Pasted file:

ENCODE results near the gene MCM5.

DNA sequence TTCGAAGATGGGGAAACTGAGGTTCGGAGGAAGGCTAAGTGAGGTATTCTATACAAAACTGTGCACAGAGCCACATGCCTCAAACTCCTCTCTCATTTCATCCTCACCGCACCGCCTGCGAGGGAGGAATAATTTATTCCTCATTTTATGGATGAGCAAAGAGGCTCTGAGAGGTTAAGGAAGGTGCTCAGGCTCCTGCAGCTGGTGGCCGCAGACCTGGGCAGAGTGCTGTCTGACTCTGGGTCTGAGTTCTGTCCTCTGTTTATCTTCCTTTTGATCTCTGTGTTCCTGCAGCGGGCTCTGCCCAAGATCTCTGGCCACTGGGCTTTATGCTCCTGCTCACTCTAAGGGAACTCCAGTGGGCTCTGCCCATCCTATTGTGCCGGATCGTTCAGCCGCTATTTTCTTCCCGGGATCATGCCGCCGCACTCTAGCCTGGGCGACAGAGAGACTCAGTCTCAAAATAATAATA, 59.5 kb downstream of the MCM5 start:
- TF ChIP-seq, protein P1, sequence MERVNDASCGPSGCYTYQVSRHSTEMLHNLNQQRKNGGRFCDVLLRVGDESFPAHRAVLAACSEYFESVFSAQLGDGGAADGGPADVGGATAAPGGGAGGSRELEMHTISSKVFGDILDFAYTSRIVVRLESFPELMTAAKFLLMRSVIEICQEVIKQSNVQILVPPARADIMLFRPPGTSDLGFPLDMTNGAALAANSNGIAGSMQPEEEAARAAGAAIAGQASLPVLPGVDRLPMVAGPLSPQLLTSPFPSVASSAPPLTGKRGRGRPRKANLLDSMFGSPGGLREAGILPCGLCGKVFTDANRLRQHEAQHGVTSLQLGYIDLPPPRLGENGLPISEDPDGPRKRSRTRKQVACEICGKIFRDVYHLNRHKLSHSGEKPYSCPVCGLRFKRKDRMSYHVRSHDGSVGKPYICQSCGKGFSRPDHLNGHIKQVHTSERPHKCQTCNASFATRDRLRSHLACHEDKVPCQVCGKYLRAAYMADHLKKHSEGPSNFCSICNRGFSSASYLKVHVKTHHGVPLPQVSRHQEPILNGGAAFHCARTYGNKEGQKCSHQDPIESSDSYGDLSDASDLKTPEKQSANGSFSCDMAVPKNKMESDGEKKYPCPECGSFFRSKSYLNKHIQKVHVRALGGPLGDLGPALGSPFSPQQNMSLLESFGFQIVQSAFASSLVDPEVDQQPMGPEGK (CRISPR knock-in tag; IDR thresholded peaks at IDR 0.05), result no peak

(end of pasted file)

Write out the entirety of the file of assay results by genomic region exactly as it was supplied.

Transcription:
ENCODE results near the gene MCM5.

DNA sequence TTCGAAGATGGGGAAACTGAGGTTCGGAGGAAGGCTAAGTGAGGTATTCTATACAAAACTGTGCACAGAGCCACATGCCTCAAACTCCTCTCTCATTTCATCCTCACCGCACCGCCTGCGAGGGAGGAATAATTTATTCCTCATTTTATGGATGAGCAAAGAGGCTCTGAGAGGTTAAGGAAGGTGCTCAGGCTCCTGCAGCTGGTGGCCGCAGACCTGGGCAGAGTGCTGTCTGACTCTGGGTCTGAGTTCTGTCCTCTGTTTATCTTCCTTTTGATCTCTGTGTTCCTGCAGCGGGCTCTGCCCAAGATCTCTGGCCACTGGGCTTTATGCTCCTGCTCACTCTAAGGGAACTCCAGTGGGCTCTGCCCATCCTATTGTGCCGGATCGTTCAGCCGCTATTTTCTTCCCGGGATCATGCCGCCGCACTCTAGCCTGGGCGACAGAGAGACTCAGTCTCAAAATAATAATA, 59.5 kb downstream of the MCM5 start:
- TF ChIP-seq, protein P1, sequence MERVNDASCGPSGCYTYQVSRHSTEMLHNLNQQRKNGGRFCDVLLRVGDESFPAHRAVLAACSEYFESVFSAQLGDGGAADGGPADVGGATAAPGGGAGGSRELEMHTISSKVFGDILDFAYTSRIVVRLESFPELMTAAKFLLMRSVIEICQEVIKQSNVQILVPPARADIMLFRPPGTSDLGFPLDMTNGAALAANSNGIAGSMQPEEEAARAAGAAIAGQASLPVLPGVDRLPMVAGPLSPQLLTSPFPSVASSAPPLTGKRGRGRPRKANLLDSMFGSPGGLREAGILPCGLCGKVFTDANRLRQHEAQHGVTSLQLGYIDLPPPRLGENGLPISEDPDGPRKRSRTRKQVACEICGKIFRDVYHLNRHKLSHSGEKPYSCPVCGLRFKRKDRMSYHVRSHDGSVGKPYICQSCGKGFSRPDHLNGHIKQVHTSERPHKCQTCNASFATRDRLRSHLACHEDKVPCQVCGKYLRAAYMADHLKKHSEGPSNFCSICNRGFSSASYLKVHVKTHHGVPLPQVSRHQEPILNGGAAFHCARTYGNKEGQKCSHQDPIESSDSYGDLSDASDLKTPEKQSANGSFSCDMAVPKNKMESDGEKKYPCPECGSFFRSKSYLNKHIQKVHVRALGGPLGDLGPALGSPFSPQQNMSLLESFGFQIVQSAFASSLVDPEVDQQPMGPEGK (CRISPR knock-in tag; IDR thresholded peaks at IDR 0.05), result no peak